Thursday, 13th October 2016

The latest Riverfly Partnership newsletter is here.

It includes important guidance on invertebrate sampling during the trout and salmon spawning season. 

 

Monday, 10th October 2016

As part of the river rehabilitation work supported by Yorkshire Water, there will be two demonstration days led by Jon Grey at the National Trust property at East Riddlesden Hall.

Two small tributaries join the Aire within the boundaries of the property: one is completely overwhelmed in willow scrub while the other is completely exposed and has been subject to livestock grazing.

The aim is to rehabilitate both to maximise spawning and juvenile habitat potential using simple techniques that conform to exemptions under the new environmental permitting regulations. These are the sort of low-cost approaches that anglers or other groups could easily undertake during work parties on their own waters.

The format of each day (22nd and 29th October) will be similar, running from 1000-1500 (meeting 0945 in the lower car park at East Riddlesden Hall). Participants need only bring suitable outdoor clothing and wellies, and gardening gloves. Loppers, pruning saws, or bow saws could be useful but not essential.

Please contact Jon Grey if you are interested, to help cater with numbers.

Wednesday, 5th October 2016

Weirs are a problem for both resident trout and sea trout as they act as barriers for them to migrate upstream to spawn and downstream to go to sea or find new territories as they grow to adult size. Weirs also disrupt the way that sediment would naturally be eroded and deposited in a river, creating pools of sediment above the weir and excessive erosion below. For more on the impacts of weirs, click here.

Projects that re-connect rivers fragmented by weirs and other barriers is a core part of the WTT’s work.  Wherever practical, the preferred solution is to remove the weir or make a 'notch' to reduce the height and concentrate flow, rather than install (often expensive) fish passes.

Here are a three of examples of WTT projects that have removed weirs or notched weirs in August and September 2016. One is a small project on the River Meon in Hampshire delivered by Andy Thomas (details below).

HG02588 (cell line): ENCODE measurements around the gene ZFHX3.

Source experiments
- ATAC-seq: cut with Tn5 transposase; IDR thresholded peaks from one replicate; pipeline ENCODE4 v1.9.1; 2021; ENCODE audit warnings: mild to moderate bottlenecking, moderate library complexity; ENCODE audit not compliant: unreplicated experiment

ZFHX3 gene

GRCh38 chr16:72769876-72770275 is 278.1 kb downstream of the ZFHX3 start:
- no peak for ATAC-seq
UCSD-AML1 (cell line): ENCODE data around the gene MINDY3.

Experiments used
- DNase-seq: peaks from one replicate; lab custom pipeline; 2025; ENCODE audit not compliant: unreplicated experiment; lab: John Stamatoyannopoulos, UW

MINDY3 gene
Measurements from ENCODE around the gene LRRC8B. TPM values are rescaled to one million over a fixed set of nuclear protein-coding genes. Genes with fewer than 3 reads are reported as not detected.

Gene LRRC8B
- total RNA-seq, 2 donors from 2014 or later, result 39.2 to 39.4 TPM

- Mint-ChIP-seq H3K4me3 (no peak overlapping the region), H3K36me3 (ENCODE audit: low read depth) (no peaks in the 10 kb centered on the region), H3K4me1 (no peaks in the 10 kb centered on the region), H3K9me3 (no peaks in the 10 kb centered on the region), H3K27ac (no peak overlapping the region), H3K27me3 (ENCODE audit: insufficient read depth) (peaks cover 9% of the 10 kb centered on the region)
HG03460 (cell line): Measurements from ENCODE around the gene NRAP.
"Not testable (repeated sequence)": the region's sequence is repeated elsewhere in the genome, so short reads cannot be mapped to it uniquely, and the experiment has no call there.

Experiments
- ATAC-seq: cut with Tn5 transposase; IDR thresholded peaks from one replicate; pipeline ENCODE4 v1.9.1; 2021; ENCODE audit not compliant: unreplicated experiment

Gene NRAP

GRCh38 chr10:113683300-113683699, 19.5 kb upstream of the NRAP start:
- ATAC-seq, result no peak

The second is a larger project on the Brailsford Brook in Derbyshire managed by Tim Jacklin which removed 5 weirs in under three hours ! For some before and after photos of that project, click here.   

The third project involved notching weirs on the Eastburn Beck in Yorkshire. This project was carried out by Jonny Grey of the WTT and Pete Turner of the Environment Agency, with help from volunteers from the Yorkshire Wildlife Trust and Bradford Environmental Action Trust. Click here for the story of that project. 

River Meon, Hampshire

Access for migrating fish has been improved along with 150m of channel on the upper Meon at Riplington. WTT delivered an advisory visit to this site in 2014   and identified an old concrete weir structure that was responsible for both holding up fish migrations and also degrading local habitat.

Last week the invert of the concrete weir was finally removed back to the original bed level. The wings of the weir were retained to act as a flume to ensure that the existing downstream plunge pool doesn’t become completely silted up. In addition to the weir removal, a further six pool & run features were created using a tracked excavator. Pools were deliberately created in the lee of existing hawthorn trees to provide optimum holding habitat for pre and post spawning brown and sea trout.

This project was funded by the Pasco James Fund. This fund is regularly topped up thanks to the 3 Fly Competition held each year at Meon Springs.

river meon riplington weir removal

Monday, 3rd October 2016

The EA are looking for two people to lead the fish monitoring programme across Sussex and Hampshire.  This is an exciting opportunity to join the Environment Agency  for someone who has experience in electric-fishing, fish identification and number-crunching.   The vacancies are for 12 months.